Astronomers with the Pan-STARRS1 telescope in Hawaii, first saw this object on Oct. 19. They currently discovered that the asteroid’s shape is similar to a cigar.

The weird object is about a quarter-mile long. It comes from outside our solar system traveling at very high speeds.

“This thing is an oddball,” said Karen Meech of the University of Hawaii’s Institute for Astronomy, who led an international team that studied the interstellar interloper.

However, astronomers call it ‘Oumuamua with an official scientific designation 1I/2017 U1.

The weirdo first passed around the sun on Sept. 9 and made its closest pass by Earth on Oct. 14.

At first, astronomers thought it could be an ancient comet. However, later observations revealed it was an asteroid from another solar system.

“For decades we’ve theorized that such interstellar objects are out there, and now — for the first time — we have direct evidence they exist,” NASA’s Thomas Zurbuchen, said in a statement.

Rock and possibly metals make this dense asteroid. The object has no water or ice and it has a reddish color. The effects of irradiation from cosmic rays over hundreds of millions of years reddened the object.

In composition, this object is similar to asteroids inside our solar system. However, it is very different when it comes to its shape, a very long object in the shape of a cigar.

“This history-making discovery is opening a new window to study the formation of solar systems beyond our own,” Zurbuchen said.

Nevertheless, astronomers say there’s a chance that the object might be a free-floating asteroid, wandering through our Milky Way galaxy. Thus, not attached to any star system.

NASA says it is currently zooming away from us at about 85,700 mph (137,900 km/h) relative to the sun.

Below you can see an artist’s rendering of the weird object.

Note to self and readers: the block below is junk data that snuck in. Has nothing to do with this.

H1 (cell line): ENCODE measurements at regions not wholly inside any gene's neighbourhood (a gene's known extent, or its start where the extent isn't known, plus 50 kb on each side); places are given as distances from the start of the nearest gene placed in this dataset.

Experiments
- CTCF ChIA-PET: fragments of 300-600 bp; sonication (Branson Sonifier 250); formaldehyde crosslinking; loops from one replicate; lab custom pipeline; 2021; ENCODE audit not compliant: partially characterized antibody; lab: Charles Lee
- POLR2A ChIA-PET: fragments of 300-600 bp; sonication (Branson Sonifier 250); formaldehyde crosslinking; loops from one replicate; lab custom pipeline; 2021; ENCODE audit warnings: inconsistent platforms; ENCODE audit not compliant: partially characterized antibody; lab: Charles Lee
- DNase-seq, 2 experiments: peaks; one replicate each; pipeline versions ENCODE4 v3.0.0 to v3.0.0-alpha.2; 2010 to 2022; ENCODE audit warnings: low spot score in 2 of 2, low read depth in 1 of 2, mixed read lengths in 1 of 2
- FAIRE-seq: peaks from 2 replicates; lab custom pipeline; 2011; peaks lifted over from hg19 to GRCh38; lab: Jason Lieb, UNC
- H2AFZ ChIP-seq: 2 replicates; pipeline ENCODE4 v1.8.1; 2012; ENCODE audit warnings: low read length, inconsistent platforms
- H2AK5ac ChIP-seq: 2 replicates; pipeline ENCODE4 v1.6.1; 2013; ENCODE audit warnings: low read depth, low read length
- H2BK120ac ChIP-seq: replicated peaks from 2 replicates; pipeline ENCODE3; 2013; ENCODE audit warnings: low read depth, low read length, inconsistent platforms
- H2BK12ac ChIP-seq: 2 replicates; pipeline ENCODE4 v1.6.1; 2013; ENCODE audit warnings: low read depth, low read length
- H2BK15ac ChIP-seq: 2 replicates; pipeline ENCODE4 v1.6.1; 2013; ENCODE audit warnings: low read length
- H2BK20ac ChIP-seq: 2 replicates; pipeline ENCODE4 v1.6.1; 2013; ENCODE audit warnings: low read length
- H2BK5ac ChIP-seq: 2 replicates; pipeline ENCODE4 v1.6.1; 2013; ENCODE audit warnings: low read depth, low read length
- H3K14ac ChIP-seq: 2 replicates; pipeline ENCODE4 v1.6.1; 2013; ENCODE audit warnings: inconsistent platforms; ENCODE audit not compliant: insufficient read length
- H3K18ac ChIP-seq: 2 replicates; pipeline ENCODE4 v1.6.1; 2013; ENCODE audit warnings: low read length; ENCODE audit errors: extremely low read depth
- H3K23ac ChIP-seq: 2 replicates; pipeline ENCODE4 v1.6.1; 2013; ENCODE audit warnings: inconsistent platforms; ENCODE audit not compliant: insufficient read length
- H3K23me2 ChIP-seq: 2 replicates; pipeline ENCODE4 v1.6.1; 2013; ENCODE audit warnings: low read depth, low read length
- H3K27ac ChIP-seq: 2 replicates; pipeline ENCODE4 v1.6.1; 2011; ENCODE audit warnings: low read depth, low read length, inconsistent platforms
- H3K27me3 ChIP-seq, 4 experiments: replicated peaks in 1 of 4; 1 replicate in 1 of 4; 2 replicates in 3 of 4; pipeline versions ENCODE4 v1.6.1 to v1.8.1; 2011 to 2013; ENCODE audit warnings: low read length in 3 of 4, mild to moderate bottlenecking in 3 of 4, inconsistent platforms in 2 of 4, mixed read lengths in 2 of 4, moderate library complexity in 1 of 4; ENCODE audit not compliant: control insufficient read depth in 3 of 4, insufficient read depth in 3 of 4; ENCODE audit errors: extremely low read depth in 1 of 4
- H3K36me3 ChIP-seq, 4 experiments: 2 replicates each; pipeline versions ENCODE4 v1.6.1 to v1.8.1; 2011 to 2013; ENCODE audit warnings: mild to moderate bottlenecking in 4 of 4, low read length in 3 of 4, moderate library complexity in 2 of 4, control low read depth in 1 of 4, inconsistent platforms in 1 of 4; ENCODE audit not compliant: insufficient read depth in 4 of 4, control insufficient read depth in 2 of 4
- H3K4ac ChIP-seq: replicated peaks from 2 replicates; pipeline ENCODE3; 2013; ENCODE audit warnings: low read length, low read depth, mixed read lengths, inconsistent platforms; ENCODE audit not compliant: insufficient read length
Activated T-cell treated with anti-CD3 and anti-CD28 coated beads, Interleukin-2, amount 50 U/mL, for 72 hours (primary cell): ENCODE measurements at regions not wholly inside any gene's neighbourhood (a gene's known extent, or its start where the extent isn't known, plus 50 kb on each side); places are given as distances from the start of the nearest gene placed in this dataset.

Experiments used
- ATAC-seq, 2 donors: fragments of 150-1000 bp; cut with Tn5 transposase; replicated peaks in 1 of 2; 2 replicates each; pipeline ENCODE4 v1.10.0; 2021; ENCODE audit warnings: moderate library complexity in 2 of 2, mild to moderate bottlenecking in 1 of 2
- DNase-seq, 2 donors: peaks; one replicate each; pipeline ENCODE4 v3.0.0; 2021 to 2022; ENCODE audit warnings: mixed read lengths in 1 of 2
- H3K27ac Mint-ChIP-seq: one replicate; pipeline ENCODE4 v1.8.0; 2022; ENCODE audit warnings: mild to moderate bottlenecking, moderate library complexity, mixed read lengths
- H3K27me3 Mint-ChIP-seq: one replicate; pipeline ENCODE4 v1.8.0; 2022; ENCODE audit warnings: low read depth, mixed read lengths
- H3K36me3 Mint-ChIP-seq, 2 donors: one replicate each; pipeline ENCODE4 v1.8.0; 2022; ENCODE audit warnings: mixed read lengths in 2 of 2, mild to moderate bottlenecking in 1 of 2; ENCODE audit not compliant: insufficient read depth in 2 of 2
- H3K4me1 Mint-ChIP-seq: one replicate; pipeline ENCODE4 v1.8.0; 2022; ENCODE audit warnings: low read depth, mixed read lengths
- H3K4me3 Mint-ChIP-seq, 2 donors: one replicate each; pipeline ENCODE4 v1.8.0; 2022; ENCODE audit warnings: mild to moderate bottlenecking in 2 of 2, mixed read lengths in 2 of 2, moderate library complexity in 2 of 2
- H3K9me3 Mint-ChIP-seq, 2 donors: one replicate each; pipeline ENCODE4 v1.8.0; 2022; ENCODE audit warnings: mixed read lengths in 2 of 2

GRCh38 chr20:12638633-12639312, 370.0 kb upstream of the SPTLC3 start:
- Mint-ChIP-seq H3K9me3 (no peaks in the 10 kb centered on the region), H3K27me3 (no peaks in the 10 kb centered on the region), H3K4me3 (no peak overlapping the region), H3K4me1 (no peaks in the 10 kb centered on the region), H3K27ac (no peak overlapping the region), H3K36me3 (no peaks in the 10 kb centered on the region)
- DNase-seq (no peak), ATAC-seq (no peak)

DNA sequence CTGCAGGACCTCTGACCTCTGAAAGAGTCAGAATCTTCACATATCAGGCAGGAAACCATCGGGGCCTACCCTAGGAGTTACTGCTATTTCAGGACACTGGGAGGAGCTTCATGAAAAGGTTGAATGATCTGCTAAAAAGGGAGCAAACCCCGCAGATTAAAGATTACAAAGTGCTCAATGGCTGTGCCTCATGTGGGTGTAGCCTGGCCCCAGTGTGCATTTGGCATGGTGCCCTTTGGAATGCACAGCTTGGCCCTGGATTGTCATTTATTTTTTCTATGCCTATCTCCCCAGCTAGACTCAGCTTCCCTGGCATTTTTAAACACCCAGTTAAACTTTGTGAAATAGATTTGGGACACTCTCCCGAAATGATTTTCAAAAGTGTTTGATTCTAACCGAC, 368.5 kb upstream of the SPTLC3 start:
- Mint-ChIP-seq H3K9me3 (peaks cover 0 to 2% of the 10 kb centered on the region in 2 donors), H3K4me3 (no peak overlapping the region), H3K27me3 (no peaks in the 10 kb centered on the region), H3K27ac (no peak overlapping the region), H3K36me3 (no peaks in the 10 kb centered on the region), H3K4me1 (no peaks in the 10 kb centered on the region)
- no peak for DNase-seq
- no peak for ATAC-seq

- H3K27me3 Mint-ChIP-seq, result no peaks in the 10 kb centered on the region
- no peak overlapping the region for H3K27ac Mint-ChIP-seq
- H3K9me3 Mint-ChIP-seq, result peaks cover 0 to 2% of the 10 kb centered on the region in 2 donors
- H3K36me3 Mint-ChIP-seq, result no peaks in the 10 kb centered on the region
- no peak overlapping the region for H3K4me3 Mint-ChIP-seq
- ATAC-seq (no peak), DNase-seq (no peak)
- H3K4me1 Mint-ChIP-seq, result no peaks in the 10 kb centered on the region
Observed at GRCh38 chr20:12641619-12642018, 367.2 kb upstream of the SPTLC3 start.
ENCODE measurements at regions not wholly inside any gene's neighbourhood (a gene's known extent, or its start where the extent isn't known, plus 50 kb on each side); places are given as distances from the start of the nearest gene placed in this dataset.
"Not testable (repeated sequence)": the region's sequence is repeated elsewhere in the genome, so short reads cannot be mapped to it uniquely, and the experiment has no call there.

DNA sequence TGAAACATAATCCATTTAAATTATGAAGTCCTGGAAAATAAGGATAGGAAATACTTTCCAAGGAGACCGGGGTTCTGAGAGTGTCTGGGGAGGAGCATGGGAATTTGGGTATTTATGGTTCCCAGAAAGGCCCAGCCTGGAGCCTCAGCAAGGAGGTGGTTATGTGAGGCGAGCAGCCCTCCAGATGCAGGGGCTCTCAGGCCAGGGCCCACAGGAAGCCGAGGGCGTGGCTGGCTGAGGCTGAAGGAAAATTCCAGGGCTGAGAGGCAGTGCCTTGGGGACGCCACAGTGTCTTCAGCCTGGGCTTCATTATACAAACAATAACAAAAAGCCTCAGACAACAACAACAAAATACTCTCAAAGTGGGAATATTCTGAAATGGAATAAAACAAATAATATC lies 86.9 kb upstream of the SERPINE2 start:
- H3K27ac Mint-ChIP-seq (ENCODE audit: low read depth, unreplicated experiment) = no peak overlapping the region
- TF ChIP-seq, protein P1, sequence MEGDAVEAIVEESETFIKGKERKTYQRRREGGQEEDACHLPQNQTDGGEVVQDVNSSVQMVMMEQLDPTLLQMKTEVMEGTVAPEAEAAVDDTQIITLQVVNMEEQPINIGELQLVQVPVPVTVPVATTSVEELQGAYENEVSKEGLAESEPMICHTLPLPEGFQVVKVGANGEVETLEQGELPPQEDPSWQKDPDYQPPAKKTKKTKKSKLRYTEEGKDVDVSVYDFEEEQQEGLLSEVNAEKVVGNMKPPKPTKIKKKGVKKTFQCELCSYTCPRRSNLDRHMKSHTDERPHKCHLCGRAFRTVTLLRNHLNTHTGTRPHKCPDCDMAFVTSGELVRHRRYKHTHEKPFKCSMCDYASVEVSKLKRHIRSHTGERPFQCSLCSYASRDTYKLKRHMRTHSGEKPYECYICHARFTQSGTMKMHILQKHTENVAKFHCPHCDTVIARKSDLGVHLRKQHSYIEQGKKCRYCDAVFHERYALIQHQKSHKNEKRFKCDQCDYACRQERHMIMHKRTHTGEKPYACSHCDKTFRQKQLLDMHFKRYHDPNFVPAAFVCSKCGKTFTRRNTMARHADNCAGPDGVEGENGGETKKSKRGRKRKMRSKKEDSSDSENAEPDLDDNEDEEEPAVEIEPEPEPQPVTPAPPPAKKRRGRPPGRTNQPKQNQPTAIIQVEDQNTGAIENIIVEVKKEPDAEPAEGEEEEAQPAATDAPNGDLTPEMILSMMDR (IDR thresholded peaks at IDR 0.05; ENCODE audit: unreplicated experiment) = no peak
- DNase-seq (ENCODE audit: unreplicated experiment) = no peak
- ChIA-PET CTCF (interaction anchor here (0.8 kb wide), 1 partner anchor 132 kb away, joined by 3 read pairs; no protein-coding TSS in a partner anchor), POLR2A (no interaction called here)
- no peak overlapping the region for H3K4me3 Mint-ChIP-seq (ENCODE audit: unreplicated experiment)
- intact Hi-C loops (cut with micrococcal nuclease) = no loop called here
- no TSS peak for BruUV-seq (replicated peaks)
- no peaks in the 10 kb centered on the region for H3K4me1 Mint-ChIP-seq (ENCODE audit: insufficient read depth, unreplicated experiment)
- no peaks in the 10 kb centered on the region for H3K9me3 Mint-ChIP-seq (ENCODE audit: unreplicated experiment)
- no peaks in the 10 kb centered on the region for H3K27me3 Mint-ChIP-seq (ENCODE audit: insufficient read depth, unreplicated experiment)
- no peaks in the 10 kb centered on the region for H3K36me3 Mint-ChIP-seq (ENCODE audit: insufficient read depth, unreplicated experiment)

The name Oumuamua in Hawaiian reflects the way this object is like a scout or messenger sent from the distant past to reach out to us,” the authors wrote in the study. They published it on Monday in the peer-reviewed British journal Nature

However, it was very hard for astronomers to get some good looks of the interstellar “space cigar.” But, indeed astronomers have never seen a similar object before.

The blue circle marks the object and appears to be a point source, with no surrounding dust. Trails of faint stars smeared as the telescopes tracked the moving asteroid, surround the object. Credit: ESO/K. MEECH ET AL.

Ralf Kotulla, of the University of Wisconsin-Madison, together with its team and colleagues from UCLA and the National Optical Astronomy Observatory (NOAO) captured some of the first images of U1 using the 11.5-foot (3.5 meters) WIYN Telescope on Kitt Peak in Arizona.

Looking at the images, astronomers concluded that the object doesn’t have a coma – the cloud of dust and gas that fizzes from a comet as it approaches the sun – and is, therefore, an asteroid with an irregular shape.

However, it is heading for the constellation Pegasus, the asteroid will pass out of range of our telescopes in mid-December.